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15 September 2022

FAST fad lacking at IBC, poor ROIs loom

Trade shows are usually the perfect storm for hyperbole, at least until Faultline arrives, so we were surprised by the lack of a notable craze surrounding free ad-supported streaming television (FAST) at IBC 2022.

It is hard to attend a virtual summit these days where there are not at least a few sessions dedicated to the burgeoning ad-supported streaming format. However, 2022 has upheld our certainty that brick-and-mortar events are the best test of what actually brings the crowds in, as well as – more importantly – what actually keeps the lights on.

While FAST is of intrigue to many, highly profitable it is not. Many of our conversations with vendors centered around their nimble strategies for serving a low ARPU vertical.

Viaccess-Orca is seeing most traction for FAST in low ARPU markets, specifically APAC. The company’s VP of Partnerships and Security Product Management, Pierre-Alexandre Bidard, tells us that the US market is also faring well, largely because the vast demand for purely English content makes it easier for FAST platforms to operate at scale.

Europe, on the other hand, is suffering from a fragmented language landscape, which makes wholesale rights deals harder to come by.

This provides a perfect illustration of the razor thin profit margins that FAST platforms are shooting for.

Service providers can easily fall into the trap of over-investing in a black hole of content, so Bidard advises treading carefully, and that operators should be ready to pull the plug at any moment if early results are not pointing the right way.

“FAST either works or it doesn’t,” Bidard told us, arguing that anyone looking for a profitable FAST business needs to avoid capex like the plague.

“You barely invest at the start of the project, and use cloud infrastructure only,” he argued. “If it doesn’t work, cut it straight away. FAST has to be extremely optimized.” Optimization can also come at the cloud level.

The other option is you pursue FAST as a loss-leader to retain the stickiness of your wider pay TV offering. Here profit is less of a concern, meaning that your content library can be optimized to suit the tastes of your end users and the advertisers serving them.

In this latter scenario, Bidard sees FAST as an opportunity for operators to take back a revenue stream from the content owners that are selling their rights to direct-to-consumer platforms outside of the pay TV ecosystem. VO can provide the content and channels, while ad tech partners like FreeWheel or Equativ can provide the ad sales strategy.

While VO is preaching frugality first, content management system supplier Quickplay (formerly Firstlight Media) is encouraging spending like it’s the roaring twenties. Most FAST services run on a single manifest, but Quickplay is advocating that FAST services should begin personalized FAST streams. “One person’s MTV 90s Channel gets Madonna, while another person’s gets Nirvana,” Pastor explained.

The improved user experience and higher CPMs are two obvious pros, but multiple manifests also give operators a chance to turn once-syndicated feeds into fully owned and operated services with a higher revenue share. Furthermore, hyper-personalized technologies like multiple manifests provide a perfect sandbox for A/B testing when it comes to programming.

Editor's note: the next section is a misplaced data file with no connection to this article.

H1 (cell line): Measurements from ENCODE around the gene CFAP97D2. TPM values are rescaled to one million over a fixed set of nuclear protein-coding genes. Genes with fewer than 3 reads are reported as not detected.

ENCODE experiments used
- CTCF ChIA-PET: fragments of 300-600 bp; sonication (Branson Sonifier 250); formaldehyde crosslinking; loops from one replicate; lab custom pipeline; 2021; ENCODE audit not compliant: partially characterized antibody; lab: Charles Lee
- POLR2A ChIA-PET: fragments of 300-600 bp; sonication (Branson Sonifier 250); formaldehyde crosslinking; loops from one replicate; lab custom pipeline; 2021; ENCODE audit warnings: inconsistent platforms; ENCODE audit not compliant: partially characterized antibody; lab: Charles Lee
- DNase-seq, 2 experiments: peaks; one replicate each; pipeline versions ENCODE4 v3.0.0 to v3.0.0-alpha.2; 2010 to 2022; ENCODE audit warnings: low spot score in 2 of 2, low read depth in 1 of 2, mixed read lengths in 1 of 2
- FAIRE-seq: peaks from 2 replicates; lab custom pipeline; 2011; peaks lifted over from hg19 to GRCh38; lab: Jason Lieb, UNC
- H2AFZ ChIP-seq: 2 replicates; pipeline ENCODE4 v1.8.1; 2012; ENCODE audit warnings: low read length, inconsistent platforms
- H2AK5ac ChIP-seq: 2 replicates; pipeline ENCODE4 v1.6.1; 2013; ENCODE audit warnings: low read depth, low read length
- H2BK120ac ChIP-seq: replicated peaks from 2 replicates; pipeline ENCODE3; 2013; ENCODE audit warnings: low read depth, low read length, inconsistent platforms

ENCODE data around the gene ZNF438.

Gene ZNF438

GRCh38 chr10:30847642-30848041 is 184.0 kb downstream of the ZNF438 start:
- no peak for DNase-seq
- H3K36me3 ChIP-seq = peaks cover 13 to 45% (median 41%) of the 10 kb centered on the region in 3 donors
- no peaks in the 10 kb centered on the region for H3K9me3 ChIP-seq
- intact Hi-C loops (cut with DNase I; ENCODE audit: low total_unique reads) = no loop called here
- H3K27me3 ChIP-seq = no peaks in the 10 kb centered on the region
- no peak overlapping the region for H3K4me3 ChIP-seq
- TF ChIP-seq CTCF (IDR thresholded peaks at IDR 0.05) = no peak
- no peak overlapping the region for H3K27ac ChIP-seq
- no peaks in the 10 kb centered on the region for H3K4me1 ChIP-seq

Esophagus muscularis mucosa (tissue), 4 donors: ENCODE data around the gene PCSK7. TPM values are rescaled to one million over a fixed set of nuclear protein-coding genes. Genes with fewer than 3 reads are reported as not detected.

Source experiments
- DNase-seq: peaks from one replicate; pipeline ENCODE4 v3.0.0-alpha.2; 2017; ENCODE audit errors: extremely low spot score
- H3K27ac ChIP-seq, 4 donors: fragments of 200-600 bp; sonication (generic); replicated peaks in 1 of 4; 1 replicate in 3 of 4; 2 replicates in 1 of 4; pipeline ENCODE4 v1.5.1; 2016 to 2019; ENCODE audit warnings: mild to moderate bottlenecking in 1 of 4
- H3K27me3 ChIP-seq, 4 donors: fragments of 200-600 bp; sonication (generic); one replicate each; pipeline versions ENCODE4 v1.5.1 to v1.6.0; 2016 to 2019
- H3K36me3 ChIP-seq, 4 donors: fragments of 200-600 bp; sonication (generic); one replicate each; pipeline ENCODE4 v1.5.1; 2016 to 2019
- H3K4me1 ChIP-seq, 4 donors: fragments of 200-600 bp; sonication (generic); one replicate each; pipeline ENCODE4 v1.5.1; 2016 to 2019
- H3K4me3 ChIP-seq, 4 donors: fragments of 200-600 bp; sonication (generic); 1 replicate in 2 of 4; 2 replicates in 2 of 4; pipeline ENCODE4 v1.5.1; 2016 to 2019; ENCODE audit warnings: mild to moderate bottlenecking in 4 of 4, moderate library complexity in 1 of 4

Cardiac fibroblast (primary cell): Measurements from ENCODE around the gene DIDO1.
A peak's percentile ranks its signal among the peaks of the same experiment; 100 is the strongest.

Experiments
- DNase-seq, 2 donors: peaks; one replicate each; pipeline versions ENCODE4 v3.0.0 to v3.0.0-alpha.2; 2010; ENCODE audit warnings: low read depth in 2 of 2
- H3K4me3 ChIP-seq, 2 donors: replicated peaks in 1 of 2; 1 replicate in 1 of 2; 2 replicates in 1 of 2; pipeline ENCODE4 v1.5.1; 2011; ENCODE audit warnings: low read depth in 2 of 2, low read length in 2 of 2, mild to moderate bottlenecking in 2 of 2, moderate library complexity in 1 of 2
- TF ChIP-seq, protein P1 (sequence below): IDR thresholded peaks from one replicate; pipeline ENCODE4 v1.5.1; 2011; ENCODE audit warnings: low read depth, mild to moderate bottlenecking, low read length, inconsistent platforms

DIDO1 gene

However, the turd in the punchbowl is laying there in plain sight. Faultline has heard from both vendors and FAST service providers that personalized channel streams are still years away from being economically viable.

Pastor says that Quickplay can cut costs dramatically as it is only promoting multiple manifests for customers of its flagship CMS, where the ingest of content has already taken place. “We aren’t doing FAST for anyone – we aren’t Amagi,” Pastor explained. “We could deliver it standalone, but the focus is on existing customers and proposing additional CMS functionality.”

To the surprise of no one, it turns out that the return to the Quickplay brand, following a two-year stint as Firstlight, was simply a case of brand recognition. “Everyone would say ‘who?’, so we decided to go back to the name people were familiar with,” he explained.

Had the company listened to Faultline from the beginning, it could have saved tens of thousands of dollars on the double rebrand.

While Quickplay is shooting for hyper-personalized content delivery, others are still trying to lay the supporting groundwork. ThinkAnalytics’ CEO of APAC and Europe, Samuel Sweet, says that the priority for FAST services is still seamless discovery.

FAST is one of the few novelty areas of video where viewers do not yet feel as though they’ve hit their limit just yet, so ensuring that fast becomes a natural extension of video consumption is therefore key. Sweet says that ThinkAnalytics’ advanced search platform offers the perfect springboard, merging FAST assets among more familiar VoD and linear titles within the UX.

ThinkAnalytics is also looking to get stuck in with the ad tech side of things, offering service providers granular user profiles, compiled from the company’s library of advanced content metadata and first-party viewing data via the ThinkAdvertising platform.

One point echoed by both Sweet and VO’s Bidard is that FAST is likely to blossom amid the current global economic downturn. With subscription fatigue setting in, freely available content that is presented like a premium pay TV offering will be attractive to many, even if the content on offer is rarely up to scratch.